Updated on April 17, 2017
Once you’ve acquired a certain reputation among fossil collectors—like when you’re the guy whose research inspired Michael Crichton’s book Jurassic Park—you start getting interesting packages in the mail. And so George Poinar Jr. received in his mail one day a piece of amber. Inside that lump of fossilized resin was a tick, still full of blood some 20 million years old.
Poinar, now a retired professor at Oregon State University, has studied hundreds of insects caught in amber. His research that caught Crichton’s attention was on a fossilized fly, so well-preserved that its muscle fibers and sub-cellular structures were visible. Crichton conjectured dinosaur blood ingested by a bug in amber might still contain viable DNA, and so the plot of Jurassic Park, and so on. (“Very nice, tall person,” Poinar recalled about Crichton.)
But even Poinar had never seen a specimen quite like this tick. “I was amazed when I looked down at the tick and discovered that it was actually surrounded by blood cells,” he said. The cells were mammalian red-blood cells—characteristically doughnut shaped and lacking a dark nucleus.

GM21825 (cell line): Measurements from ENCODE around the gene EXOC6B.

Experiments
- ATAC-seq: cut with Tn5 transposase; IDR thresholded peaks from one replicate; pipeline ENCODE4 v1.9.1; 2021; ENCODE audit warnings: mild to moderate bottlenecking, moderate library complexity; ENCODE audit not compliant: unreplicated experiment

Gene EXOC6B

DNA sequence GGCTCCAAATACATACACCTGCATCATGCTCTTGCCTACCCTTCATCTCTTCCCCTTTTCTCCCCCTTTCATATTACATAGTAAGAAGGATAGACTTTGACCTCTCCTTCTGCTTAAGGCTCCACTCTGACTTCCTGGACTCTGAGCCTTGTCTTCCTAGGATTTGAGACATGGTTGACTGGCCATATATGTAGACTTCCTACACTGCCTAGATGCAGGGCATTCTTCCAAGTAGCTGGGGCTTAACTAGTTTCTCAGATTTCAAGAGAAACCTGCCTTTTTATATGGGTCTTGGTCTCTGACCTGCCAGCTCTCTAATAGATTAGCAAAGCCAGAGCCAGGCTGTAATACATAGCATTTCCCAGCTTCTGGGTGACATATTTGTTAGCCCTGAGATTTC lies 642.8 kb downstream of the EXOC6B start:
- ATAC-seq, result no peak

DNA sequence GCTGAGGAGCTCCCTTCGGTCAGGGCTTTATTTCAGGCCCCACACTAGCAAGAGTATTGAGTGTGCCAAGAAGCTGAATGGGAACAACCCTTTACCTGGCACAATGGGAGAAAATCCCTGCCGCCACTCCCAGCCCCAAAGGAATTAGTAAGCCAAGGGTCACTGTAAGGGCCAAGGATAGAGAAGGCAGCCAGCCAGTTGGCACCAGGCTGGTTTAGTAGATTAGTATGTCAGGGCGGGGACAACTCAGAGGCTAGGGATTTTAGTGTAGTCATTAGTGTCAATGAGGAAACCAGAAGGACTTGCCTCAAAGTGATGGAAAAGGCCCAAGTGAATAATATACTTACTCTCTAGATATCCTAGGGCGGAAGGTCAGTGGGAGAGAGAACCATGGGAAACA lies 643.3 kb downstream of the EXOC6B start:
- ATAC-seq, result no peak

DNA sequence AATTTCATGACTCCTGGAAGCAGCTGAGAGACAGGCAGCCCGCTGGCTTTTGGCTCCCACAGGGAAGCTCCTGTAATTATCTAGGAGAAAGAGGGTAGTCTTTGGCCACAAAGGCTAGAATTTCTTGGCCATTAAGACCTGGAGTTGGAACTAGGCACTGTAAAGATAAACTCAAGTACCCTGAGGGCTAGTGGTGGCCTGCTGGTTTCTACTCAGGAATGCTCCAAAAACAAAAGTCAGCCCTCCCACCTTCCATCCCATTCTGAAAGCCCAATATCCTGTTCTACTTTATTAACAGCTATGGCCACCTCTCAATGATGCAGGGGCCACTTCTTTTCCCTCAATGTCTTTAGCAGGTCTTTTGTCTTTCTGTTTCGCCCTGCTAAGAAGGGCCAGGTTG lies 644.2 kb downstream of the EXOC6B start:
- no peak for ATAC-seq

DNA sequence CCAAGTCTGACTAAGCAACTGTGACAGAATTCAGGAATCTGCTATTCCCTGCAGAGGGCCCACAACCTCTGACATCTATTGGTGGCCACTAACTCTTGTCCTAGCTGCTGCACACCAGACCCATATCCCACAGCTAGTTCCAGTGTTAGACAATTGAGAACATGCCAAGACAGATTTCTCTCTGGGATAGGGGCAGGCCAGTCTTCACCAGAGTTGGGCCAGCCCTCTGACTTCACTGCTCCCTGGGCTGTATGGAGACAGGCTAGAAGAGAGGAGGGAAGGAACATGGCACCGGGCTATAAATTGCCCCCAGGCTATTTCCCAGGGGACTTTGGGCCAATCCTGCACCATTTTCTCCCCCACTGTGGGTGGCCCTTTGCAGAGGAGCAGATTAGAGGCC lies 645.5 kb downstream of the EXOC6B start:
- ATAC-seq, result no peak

These appear to be the first fossilized mammalian red-blood cells ever found. “It is a novel and interesting report,” said José de la Fuente, who studies ticks and tick-borne pathogens at the University of Castilla-La Mancha. Poinar also found parasites inside the tick, related to modern-day ones that still infect mammals.
Ticks are rare in amber because they like blood; they don’t have much business hanging around trees excreting sticky resin. “It’s amazing when you consider all the things that had to happen in order for this to arrive under my microscope,” said Poinar. He started listing them off for me: “It had to be two monkeys grooming each other. … It had to be the tick fell into the resin. It had to be that resin then lasted to mature into amber. It had to be the piece was picked up by miner in the one of the amber mines. Then it had to be sent to me.”